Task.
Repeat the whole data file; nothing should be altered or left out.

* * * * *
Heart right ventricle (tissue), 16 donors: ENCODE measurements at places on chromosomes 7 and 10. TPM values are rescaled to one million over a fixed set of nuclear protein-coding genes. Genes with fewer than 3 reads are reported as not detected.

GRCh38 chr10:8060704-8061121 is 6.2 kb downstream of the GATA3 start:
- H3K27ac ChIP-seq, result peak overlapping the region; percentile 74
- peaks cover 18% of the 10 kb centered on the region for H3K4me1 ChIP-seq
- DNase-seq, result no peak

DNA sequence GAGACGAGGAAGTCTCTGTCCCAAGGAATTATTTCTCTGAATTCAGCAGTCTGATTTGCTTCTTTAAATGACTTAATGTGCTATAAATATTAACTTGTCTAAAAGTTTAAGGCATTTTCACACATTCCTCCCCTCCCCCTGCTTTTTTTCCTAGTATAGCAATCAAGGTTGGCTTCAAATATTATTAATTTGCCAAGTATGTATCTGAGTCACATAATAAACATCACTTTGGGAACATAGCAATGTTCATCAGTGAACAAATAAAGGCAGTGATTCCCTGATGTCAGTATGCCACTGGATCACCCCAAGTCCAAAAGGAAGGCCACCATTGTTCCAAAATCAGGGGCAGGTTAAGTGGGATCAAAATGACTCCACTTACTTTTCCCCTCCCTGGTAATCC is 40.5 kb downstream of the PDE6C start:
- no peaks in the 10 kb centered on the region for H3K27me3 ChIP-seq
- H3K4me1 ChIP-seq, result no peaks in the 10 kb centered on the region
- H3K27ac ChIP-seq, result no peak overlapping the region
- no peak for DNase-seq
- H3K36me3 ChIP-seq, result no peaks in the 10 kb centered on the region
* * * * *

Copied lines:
Heart right ventricle (tissue), 16 donors: ENCODE measurements at places on chromosomes 7 and 10. TPM values are rescaled to one million over a fixed set of nuclear protein-coding genes. Genes with fewer than 3 reads are reported as not detected.

GRCh38 chr10:8060704-8061121 is 6.2 kb downstream of the GATA3 start:
- H3K27ac ChIP-seq, result peak overlapping the region; percentile 74
- peaks cover 18% of the 10 kb centered on the region for H3K4me1 ChIP-seq
- DNase-seq, result no peak

DNA sequence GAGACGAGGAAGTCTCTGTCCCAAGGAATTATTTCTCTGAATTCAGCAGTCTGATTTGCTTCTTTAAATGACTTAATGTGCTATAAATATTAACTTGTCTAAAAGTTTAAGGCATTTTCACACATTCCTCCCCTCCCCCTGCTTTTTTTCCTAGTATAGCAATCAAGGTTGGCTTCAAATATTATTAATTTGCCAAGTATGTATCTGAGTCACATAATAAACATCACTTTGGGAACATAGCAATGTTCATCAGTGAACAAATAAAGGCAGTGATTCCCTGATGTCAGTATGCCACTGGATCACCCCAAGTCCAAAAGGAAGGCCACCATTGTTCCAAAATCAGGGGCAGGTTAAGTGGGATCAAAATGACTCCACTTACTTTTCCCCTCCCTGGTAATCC is 40.5 kb downstream of the PDE6C start:
- no peaks in the 10 kb centered on the region for H3K27me3 ChIP-seq
- H3K4me1 ChIP-seq, result no peaks in the 10 kb centered on the region
- H3K27ac ChIP-seq, result no peak overlapping the region
- no peak for DNase-seq
- H3K36me3 ChIP-seq, result no peaks in the 10 kb centered on the region